In January 2002, plaintiff Juanita Carranza traveled to Washington, D.C. to testify at trial for Sharon Mavity, an individual who had levied discrimination claims against the USDA that were similar to the claim brought by the plaintiffs. Pls.' Opp'n, Ex. 1 ("Carranza Aff.") ¶ 7. At one point during the proceedings, plaintiff Juanita Carranza, Ms. Gray, Mr. Garsjo and Betty Pucket, another witness, were placed together in a witness room.*fn4 Id. ¶ 8; Id., Ex. 30 ("Garsjo Aff.") ¶ 5; Def.'s Mot., Ex. 15 ("Gray Aff.") ¶¶ 11-15. During this time, the plaintiffs allege that Ms. Gray, who had since left her position as Director of the OCR at the USDA, revealed that, in addition to the 1998 Offer, she had extended a second, significantly greater, settlement offer to the Carranzas in January 2001 ("2001 Alleged Offer").*fn5 Because this allegation is central to the present motion, it is worth quoting in full:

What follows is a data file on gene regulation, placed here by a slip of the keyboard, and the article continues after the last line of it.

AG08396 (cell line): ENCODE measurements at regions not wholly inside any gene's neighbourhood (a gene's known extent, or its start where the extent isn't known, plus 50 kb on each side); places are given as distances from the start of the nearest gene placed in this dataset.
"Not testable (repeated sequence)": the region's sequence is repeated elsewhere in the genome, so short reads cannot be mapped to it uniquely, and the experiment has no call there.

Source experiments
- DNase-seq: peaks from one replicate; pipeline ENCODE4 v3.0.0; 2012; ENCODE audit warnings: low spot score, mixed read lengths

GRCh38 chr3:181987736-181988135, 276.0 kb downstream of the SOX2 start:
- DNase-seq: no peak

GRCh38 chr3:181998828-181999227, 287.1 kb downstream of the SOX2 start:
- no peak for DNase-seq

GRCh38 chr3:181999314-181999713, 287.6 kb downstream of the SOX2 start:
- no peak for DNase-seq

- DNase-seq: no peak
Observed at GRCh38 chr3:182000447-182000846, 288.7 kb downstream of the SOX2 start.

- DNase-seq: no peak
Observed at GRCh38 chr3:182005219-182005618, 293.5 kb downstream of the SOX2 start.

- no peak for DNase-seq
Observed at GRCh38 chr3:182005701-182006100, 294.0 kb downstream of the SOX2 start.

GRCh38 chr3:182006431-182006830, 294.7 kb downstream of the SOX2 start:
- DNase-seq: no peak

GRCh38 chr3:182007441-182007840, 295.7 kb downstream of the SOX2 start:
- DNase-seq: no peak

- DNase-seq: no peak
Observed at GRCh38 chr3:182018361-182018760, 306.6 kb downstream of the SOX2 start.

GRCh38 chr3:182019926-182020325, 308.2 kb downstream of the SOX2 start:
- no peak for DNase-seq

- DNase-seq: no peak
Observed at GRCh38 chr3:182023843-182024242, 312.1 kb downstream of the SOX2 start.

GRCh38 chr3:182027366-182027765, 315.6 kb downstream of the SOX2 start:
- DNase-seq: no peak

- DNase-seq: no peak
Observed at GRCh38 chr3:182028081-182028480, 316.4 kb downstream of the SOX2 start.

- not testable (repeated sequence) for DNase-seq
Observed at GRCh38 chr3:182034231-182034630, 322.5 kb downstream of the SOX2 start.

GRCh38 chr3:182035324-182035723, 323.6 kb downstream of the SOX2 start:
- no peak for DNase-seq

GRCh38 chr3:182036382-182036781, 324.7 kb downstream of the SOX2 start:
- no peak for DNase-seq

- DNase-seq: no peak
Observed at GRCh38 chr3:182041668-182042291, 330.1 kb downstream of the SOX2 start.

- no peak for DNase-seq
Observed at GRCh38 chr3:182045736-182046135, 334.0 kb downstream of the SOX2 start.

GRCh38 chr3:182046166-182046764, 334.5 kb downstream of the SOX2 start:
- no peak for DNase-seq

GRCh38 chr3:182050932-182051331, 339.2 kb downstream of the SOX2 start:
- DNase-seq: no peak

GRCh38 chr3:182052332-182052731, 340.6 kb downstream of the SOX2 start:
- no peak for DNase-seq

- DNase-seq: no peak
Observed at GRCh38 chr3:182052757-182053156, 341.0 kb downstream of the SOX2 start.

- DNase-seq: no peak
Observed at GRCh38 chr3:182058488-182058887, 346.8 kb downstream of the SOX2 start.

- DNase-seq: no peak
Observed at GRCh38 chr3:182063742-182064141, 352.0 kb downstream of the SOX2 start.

[Ms. Gray] said the Montana cases were signed off to be debt settled but Fraas would not respond with the needed paperwork. She said that our case settlement would have been the highest settlement ever to come out of the Office of Civil Rights[.] She signed off on it, the Office of General Counsel signed off on it, but Fraas dropped the ball. Dennis [Garsjo] asked [Ms. Gray] if $780,000 was the highest settlement ever offered as these were the figures he'd calculated for the Carranza damages. Ms. Gray grinned and shook her head no. I asked her if $1,800,000 was the amount as Mr. Fraas had said this was the amount of total damages to me. (Although we never got the final proposal from Mr. Fraas to Gray until we received the Fraas Records). Ms. Gray nodded her head yes. Not only was Dennis in shock, but so was I as Phillip Fraas had never mentioned any amount over the Judgment to me or my mother. He'd always said the Judgment would have eaten up the settlement proposal in all of his letters to the Congressional delegation and to me. [Ms. Gray] also referred [to] the Deficiency Judgment that I'd been told by Mr. Fraas that stopped the settlement, Gray said: "that was just something cooked up between Mr. Fraas and [Assistant U.S. Attorney for the District of Montana] Victoria Francis. We discussed many other topics relating to USDA civil rights in a friendly way just as a way to pass the long hours in the witness room.